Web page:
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Brian M. Mills, Scott Tainsky, B. Christine Green, and Becca Leopkey

to apply the advances in these methods to the sport management context. Specifically, these methods provide a powerful tool in the development of a thorough understanding of fan behavior, measuring differences in actions based on various circumstances rather than making strong assumptions about the

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Ben Larkin and Janet S. Fink

showing that it may sometimes take a different form, with wide-ranging implications for our understanding of sport fan behavior moving forward. Theoretical Framework Team Identification Identity in sport fandom has been conceptualized primarily as either a role-based identity (rooted in identity theory

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Jim Riordan

activities can influence their behavior toward others. Sport Rivalry Man was originally used in comic stories to detail historical rivalries in collegiate and professional sports. The next goal for Sport Rivalry Man was to make him the main source of a fan’s conscience in stories about fan behavior. Hence

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Seong-Hee Park, Daniel Mahony, and Yu Kyoum Kim

Most literature on sport fan behaviors has focused on highly identified or loyal sport fans. While the literature has found that factors influencing current sport fans and their behaviors are related to, and based on, various psychological, social, and cultural factors, only a limited number of studies have investigated what factors initially attract individuals to consume sport. Curiosity has been found to be one of the crucial motivators that initially influence human exploratory behaviors in many domains. Using theories of curiosity, the present review aims to shed light on the role of curiosity in explaining various sport fan behaviors.

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Matthew Katz, Bob Heere, and E. Nicole Melton

of this study indicate that relationships and ego networks influence fan behaviors in each setting. Looking ahead, future researchers could better consider tie strength and multiplexity. We treated all ego-alter ties as binary in this study, yet future research may yield new insights by better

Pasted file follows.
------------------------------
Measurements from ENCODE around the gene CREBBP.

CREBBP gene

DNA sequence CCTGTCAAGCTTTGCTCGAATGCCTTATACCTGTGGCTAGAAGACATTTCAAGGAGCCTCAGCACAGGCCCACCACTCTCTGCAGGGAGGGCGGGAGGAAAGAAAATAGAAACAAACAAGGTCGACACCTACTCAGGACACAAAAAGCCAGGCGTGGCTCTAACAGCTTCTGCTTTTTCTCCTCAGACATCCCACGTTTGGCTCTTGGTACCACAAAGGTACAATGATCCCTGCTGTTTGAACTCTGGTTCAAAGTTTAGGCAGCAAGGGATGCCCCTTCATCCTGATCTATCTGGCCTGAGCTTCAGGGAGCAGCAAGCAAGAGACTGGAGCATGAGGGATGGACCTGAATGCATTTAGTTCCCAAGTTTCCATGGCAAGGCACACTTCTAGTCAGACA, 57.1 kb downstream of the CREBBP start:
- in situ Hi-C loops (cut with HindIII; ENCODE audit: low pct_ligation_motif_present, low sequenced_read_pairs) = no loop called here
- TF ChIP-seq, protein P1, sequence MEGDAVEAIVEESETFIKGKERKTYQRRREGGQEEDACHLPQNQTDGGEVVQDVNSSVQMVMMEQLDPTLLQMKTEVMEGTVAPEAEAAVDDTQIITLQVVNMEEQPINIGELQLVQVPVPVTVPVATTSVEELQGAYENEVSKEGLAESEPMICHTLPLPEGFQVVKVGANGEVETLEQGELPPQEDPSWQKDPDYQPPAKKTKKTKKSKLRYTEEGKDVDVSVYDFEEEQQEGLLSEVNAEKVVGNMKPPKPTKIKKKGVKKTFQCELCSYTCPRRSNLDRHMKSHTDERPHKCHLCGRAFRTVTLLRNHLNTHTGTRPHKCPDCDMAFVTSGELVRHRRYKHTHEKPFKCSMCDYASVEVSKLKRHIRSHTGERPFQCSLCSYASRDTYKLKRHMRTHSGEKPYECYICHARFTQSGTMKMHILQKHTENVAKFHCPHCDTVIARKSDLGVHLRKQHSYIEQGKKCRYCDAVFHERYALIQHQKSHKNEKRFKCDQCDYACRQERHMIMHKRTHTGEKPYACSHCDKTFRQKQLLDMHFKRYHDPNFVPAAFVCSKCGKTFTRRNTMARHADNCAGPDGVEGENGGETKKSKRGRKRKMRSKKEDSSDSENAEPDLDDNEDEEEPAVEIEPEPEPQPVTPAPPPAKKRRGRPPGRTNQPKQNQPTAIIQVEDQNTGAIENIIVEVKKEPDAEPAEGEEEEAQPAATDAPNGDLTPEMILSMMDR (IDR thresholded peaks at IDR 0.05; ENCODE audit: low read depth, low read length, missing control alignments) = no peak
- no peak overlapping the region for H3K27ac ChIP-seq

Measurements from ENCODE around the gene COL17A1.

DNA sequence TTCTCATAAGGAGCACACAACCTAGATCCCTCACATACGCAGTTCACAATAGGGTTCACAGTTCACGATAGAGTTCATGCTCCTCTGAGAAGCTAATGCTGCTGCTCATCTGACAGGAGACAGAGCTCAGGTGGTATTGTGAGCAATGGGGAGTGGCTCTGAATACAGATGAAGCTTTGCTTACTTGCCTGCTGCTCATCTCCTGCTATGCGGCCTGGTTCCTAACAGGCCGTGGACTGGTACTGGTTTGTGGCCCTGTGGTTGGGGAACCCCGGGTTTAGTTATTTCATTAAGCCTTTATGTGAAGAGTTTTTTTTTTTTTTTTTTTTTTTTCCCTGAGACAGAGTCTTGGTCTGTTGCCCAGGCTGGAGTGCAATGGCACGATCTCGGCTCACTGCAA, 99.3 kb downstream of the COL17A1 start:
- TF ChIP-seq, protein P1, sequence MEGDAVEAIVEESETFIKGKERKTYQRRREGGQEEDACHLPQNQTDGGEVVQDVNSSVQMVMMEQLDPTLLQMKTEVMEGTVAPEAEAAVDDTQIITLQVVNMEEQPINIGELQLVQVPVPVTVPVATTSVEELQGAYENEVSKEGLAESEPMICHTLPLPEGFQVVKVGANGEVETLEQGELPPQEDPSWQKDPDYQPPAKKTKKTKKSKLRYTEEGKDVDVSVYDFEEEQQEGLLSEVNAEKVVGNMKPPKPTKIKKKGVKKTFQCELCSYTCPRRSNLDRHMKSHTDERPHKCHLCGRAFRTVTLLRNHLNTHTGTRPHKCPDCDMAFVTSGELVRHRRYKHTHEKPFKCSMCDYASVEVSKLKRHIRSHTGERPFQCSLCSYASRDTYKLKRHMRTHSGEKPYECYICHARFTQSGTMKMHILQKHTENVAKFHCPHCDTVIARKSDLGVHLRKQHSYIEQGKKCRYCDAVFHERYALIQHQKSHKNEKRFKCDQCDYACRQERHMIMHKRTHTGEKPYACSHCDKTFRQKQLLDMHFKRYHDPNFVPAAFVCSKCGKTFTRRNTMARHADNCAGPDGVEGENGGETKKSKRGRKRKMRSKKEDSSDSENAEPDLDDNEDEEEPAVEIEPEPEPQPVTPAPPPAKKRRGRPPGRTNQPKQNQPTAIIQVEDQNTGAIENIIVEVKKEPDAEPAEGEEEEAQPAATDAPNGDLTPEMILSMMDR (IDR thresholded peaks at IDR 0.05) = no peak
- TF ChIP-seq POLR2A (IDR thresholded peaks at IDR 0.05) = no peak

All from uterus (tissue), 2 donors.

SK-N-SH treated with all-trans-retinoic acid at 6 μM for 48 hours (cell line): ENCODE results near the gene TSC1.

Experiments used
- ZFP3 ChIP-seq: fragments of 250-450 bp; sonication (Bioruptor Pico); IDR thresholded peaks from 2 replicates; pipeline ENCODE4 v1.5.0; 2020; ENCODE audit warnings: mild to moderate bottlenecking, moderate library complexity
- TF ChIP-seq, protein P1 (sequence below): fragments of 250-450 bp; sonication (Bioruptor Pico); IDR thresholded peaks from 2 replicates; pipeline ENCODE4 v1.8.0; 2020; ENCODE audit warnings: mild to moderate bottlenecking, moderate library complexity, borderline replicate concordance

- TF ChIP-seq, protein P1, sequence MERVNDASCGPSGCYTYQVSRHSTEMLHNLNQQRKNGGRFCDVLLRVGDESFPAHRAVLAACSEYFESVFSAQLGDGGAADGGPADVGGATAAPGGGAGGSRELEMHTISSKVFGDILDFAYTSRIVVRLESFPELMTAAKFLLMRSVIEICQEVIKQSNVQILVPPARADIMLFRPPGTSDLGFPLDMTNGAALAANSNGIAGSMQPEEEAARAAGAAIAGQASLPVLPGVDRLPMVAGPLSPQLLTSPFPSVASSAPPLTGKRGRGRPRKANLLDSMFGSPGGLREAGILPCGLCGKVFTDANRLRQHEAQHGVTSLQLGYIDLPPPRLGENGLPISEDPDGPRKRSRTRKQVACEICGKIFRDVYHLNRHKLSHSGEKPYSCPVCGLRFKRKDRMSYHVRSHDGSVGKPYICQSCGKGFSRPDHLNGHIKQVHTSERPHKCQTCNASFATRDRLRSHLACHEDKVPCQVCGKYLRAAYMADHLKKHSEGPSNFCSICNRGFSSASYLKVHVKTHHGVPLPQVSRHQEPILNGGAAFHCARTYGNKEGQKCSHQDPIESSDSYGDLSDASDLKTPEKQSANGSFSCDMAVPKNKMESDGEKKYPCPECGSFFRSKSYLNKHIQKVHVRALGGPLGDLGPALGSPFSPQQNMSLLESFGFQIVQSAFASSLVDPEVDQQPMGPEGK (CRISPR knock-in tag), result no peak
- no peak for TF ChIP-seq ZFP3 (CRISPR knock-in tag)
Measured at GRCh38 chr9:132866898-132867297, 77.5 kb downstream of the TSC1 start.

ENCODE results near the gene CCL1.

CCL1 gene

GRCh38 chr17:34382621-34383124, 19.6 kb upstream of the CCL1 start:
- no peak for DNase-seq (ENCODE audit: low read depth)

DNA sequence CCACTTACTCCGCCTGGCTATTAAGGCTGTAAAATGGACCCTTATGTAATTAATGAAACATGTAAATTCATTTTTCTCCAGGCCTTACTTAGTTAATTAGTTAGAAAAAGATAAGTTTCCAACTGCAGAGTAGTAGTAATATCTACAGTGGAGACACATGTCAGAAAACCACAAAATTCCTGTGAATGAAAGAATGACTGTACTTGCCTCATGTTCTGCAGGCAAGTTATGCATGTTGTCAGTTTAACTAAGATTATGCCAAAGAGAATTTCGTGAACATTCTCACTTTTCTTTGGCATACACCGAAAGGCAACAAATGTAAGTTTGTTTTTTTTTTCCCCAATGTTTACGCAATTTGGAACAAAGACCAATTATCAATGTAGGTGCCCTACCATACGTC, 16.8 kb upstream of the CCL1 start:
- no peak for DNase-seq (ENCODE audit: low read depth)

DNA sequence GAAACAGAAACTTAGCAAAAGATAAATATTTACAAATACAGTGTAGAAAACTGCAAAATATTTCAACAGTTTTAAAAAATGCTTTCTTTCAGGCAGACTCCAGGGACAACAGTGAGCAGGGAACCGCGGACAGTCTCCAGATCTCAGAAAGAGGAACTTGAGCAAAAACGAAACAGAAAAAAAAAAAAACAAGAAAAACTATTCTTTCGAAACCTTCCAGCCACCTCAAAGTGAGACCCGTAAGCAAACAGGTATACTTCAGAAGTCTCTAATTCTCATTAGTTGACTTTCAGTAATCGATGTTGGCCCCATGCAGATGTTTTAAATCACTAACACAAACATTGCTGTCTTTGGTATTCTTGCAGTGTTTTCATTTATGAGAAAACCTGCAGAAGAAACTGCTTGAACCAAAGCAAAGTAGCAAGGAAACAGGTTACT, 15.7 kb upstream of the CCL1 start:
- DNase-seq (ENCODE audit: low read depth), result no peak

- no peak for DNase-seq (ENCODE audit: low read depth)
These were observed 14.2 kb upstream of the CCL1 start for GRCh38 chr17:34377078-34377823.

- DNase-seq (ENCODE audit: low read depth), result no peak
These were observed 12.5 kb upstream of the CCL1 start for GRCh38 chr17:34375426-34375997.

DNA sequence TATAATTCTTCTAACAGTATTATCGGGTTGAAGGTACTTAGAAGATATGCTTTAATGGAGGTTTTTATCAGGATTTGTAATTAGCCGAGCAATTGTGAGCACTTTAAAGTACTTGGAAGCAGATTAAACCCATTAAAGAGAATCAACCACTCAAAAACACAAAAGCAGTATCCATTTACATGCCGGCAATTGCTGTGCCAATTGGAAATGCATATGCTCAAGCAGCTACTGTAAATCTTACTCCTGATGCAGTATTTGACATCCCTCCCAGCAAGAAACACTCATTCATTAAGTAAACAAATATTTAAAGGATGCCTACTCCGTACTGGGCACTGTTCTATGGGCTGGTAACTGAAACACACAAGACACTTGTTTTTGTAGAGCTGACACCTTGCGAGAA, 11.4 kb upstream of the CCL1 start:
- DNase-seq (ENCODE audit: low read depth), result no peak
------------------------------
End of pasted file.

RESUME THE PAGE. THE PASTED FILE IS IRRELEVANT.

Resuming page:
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Dan Cason, Minkyo Lee, Jaedeock Lee, In-Sung Yeo, and Edward J. Arner

identified personal traits of interest, including sports fandom and motivation, as main drivers to understand sport fan behavior (e.g., gambling, spectating). For instance, Drayer et al. ( 2010 ) studied fantasy football participants and how their behavioral experience activates attitudes toward the NFL

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Craig Hyatt, Shannon Kerwin, Larena Hoeber, and Katherine Sveinson

. In the second theme, parents spoke of their child’s influence on changing their fan behaviors (such as becoming calmer while spectating) or attitudes to elements of the sport. Both themes will now be discussed through a more detailed examination of examples of each. Developing New or Additional

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Kirk Wakefield

Passion drives sport consumption, but we lack valid relevant measures of passion. The results of two studies provide evidence of a reliable and valid multiple-item passion scale that may be used in the study of sports-related consumption behavior. In Study 1 a multi-item fan passion scale was compared with established social identification fan classification scales to provide evidence of discriminant and predictive validity. Because the passion scale outperformed other relevant fan classification measures, in Study 2 the fan passion scale was compared with current single-item measurement practices employed by National Football League and Major League Baseball teams, and some academics, to classify fans. Findings confirmed the veracity of the multi-item passion measure over categorical and interval fan avidity measures used by leagues and syndicated research providers. Taken together, the studies validate an accurate measure of fan passion that may be used to segment and predict fan behaviors, including consumption of traditional media (television, radio, news, and the team’s website) and consumption of the team’s official social media outlets.

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Dae Hee Kwak and Sean Pradhan

. ( 2004 ). Beyond BIRGing and CORFing: Continuing the exploration of fan behavior . Sport Marketing Quarterly, 13 ( 3 ), 151 – 157 . Carrillat , F.A. , d’Astous , A. , & Couture , M.P.C. ( 2015 ). How corporate sponsors can optimize the impact of their message content: Mastering the message

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Ben Larkin, Janet S. Fink, and Elizabeth Delia

the fair-weather fandom exhibited by many sport fans—but never shown to be characteristic of highly identified fans—could be driven by collective narcissism. This finding represents a significant step forward for literature on fan identity and sport fan behavior. It may also prove informative for